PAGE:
by: Zona Gale (1874-1938)

      LD Eyelot sees what never is.
      She says: "Pale lights move on the hill,
      Deep in the air are treasuries."
      She says: "I never go to mill
      Wood-way but something walks with me,
      So go wood-way I always will.
      Wood-walking, I go mad to see
      What will die out just as I turn
      To catch it by the crooked tree.
      I pass the bush that I saw burning
      With wild black flame at full of moon.
      That was a sight to set one learning
      What things one merely doubts at noon.
      A-well, I know not what I learned.
      God send that you may learn it soon.
      Windows for walls, thoughts that have turned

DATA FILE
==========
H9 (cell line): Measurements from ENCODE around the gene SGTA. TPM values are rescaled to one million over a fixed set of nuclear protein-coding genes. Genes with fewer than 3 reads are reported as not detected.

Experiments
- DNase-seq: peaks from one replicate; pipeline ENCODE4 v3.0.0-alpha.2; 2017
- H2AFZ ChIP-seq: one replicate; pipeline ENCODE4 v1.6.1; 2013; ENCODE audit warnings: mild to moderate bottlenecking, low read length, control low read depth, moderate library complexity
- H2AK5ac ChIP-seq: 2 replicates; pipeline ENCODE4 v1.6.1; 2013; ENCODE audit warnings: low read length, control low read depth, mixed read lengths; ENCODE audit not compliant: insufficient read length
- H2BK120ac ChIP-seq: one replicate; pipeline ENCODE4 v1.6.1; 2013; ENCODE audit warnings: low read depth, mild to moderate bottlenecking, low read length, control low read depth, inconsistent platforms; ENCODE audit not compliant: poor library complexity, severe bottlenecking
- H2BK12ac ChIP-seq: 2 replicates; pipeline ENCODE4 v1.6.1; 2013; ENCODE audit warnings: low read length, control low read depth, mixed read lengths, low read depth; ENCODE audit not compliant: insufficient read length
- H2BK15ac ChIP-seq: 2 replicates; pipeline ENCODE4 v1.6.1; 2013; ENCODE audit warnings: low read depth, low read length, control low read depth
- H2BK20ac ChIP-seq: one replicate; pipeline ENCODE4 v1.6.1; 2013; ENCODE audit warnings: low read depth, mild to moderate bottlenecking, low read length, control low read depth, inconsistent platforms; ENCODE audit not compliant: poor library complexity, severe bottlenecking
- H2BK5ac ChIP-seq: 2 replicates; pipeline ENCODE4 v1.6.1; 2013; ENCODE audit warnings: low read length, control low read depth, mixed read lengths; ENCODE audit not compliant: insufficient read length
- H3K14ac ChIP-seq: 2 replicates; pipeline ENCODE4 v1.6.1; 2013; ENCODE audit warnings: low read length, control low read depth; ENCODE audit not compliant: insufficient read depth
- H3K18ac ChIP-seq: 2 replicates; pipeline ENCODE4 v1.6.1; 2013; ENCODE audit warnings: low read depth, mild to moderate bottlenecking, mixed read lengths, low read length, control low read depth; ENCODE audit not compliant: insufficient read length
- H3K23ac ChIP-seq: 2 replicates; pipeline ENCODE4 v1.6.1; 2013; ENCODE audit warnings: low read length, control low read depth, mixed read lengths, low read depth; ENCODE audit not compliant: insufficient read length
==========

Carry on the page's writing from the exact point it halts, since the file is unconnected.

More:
Back into folk, gateways of horn,
      And the wild hearts that men have burned,
      These things I see. And ay, one morn
      I saw the little people bear
      Away my little child new-born.
      They gave her food yielded in air,
      Honey and rose-down.
      I looked and she was very fair.
      So when the people of the town
      (Who did not know) believed her dead
      And wrapped her in a cloudy gown
      I did not mourn. I only said:
      "She is the daughter of the Day
      And with the Night she has been wed.
      "I am the mother of that one
      Born for two worlds. And I am she
      Who sees more things than moon and sun
      And little stars will ever see."
      Old Eyelet sees what never is.
      She says: "Green lights move on the leas,
      Deep in the air are treasuries."
      I wonder what old Eyelot sees?

"Old Talk" is reprinted from The Secret Way. Zona Gale. New York: Macmillan Co., 1921.




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